So, if you still think open source has no place in a proprietary world or that cross-platform application development is a bad idea, feel free to burn this issue. While it's burning, you might want to roast a marshmallow over the fire and then combine it with chocolate and graham crackers. That combination definitely works.
Shawn Powers is the Associate Editor for Linux Journal. He's also the Gadget Guy for LinuxJournal.com, and he has an interesting collection of vintage Garfield coffee mugs. Don't let his silly hairdo fool you, he's a pretty ordinary guy and can be reached via e-mail at email@example.com. Or, swing by the #linuxjournal IRC channel on Freenode.net.
Practical Task Scheduling Deployment
July 20, 2016 12:00 pm CDT
One of the best things about the UNIX environment (aside from being stable and efficient) is the vast array of software tools available to help you do your job. Traditionally, a UNIX tool does only one thing, but does that one thing very well. For example, grep is very easy to use and can search vast amounts of data quickly. The find tool can find a particular file or files based on all kinds of criteria. It's pretty easy to string these tools together to build even more powerful tools, such as a tool that finds all of the .log files in the /home directory and searches each one for a particular entry. This erector-set mentality allows UNIX system administrators to seem to always have the right tool for the job.
Cron traditionally has been considered another such a tool for job scheduling, but is it enough? This webinar considers that very question. The first part builds on a previous Geek Guide, Beyond Cron, and briefly describes how to know when it might be time to consider upgrading your job scheduling infrastructure. The second part presents an actual planning and implementation framework.
Join Linux Journal's Mike Diehl and Pat Cameron of Help Systems.
Free to Linux Journal readers.Register Now!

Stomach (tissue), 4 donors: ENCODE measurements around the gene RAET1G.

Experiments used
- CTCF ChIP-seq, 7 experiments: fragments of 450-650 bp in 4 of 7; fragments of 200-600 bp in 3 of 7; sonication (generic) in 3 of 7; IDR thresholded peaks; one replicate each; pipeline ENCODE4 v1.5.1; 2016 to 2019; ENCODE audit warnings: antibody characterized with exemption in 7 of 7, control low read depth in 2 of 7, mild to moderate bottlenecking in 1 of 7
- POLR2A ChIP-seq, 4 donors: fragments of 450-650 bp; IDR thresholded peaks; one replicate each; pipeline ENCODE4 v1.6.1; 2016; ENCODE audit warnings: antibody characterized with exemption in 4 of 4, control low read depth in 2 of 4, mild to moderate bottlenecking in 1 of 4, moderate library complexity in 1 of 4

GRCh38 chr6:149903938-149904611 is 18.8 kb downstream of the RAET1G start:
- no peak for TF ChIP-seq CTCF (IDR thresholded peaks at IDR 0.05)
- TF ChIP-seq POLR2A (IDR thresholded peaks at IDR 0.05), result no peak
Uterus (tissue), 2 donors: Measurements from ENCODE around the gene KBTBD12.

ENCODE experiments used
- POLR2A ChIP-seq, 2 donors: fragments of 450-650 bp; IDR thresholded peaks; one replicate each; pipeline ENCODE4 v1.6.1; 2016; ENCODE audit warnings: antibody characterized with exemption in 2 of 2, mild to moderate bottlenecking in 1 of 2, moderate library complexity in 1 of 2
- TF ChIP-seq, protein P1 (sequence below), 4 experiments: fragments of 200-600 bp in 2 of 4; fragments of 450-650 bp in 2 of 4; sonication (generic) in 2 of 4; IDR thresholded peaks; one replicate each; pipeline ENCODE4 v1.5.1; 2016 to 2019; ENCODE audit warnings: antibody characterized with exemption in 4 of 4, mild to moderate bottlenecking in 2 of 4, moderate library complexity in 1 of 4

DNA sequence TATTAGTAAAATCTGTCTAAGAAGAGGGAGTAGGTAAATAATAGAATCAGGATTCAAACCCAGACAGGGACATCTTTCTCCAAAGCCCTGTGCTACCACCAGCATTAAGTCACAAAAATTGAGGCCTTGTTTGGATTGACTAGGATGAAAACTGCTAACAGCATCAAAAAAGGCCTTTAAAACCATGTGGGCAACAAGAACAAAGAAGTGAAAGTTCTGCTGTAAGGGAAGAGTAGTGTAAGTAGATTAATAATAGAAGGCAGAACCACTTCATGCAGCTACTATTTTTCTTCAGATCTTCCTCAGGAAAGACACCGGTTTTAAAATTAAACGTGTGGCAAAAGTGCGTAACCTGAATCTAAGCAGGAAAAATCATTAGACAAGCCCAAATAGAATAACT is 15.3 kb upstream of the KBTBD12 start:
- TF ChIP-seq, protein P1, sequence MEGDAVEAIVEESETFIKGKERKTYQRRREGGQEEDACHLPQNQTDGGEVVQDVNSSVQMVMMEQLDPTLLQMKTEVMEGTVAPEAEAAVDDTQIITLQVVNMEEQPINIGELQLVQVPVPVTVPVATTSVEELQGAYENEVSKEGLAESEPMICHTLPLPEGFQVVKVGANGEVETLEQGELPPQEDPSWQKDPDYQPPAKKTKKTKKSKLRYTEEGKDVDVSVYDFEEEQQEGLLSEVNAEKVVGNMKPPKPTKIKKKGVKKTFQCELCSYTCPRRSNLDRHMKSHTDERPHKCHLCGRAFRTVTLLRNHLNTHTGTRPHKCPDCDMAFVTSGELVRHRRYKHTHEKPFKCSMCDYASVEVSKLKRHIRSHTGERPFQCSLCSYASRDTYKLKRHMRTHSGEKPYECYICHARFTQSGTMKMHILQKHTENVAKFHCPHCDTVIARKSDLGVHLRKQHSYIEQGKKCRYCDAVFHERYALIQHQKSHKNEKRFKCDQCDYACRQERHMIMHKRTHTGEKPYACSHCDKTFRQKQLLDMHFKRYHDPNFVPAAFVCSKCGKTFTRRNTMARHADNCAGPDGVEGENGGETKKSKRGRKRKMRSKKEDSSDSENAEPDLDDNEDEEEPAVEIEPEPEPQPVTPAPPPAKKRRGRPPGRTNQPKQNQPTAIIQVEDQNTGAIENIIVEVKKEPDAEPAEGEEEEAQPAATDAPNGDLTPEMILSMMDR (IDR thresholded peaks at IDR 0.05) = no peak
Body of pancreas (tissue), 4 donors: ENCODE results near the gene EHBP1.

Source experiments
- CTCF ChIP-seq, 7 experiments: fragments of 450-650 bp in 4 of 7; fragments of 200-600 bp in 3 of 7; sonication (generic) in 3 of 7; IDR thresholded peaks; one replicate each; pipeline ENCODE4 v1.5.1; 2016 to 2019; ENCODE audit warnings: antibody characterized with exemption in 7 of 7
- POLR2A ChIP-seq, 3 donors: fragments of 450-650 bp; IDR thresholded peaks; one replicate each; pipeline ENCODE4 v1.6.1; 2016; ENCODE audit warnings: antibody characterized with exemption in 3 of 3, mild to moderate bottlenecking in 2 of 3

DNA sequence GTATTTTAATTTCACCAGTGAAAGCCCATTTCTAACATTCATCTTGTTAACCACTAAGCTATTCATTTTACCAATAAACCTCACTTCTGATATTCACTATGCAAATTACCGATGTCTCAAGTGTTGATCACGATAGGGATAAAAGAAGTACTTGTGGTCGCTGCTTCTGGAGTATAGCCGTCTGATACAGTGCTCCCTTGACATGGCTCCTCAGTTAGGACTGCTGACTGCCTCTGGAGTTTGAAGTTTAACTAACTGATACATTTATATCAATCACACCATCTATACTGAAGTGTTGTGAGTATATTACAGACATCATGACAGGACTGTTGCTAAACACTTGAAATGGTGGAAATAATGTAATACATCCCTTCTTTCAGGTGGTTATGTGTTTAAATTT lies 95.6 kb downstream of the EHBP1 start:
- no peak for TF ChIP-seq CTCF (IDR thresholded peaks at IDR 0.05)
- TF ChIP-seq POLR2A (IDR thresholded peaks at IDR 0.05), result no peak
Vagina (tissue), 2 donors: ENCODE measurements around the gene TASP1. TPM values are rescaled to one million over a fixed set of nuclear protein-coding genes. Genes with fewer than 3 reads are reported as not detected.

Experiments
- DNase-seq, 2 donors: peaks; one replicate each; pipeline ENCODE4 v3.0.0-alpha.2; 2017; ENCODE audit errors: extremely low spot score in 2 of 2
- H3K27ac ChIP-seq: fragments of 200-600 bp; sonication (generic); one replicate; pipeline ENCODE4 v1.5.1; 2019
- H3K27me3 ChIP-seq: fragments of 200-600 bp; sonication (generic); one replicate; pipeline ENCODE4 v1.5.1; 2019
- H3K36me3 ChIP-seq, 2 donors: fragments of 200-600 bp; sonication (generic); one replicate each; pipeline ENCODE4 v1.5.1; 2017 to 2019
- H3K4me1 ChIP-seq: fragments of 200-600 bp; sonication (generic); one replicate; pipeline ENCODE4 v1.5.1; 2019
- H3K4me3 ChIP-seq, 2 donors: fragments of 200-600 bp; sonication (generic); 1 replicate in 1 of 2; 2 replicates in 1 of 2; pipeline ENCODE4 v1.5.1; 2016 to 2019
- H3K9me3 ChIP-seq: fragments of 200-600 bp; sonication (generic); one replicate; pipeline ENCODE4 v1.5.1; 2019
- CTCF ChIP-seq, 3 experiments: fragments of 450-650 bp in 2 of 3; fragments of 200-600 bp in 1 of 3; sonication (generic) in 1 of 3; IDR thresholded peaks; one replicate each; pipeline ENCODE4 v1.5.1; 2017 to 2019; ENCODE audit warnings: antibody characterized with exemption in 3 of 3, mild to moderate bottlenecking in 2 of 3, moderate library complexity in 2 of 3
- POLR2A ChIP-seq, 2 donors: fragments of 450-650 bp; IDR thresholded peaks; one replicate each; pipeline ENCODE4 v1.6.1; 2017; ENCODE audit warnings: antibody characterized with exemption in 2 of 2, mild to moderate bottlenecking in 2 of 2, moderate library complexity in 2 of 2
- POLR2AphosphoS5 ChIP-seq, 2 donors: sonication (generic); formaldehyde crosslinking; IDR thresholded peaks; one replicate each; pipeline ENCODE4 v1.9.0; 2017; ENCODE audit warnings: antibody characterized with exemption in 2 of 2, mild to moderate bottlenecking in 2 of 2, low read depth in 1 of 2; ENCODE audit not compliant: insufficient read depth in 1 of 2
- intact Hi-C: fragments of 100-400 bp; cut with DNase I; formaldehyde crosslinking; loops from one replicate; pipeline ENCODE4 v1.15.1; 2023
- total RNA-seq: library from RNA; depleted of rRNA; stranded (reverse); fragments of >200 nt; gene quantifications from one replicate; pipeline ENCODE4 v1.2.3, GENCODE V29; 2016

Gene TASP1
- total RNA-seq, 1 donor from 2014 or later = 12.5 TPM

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- SUSE LLC's SUSE Manager
- My +1 Sword of Productivity
- Managing Linux Using Puppet
- Non-Linux FOSS: Caffeine!
- Google's SwiftShader Released
- Doing for User Space What We Did for Kernel Space
- Parsing an RSS News Feed with a Bash Script
With all the industry talk about the benefits of Linux on Power and all the performance advantages offered by its open architecture, you may be considering a move in that direction. If you are thinking about analytics, big data and cloud computing, you would be right to evaluate Power. The idea of using commodity x86 hardware and replacing it every three years is an outdated cost model. It doesn’t consider the total cost of ownership, and it doesn’t consider the advantage of real processing power, high-availability and multithreading like a demon.
This ebook takes a look at some of the practical applications of the Linux on Power platform and ways you might bring all the performance power of this open architecture to bear for your organization. There are no smoke and mirrors here—just hard, cold, empirical evidence provided by independent sources. I also consider some innovative ways Linux on Power will be used in the future.Get the Guide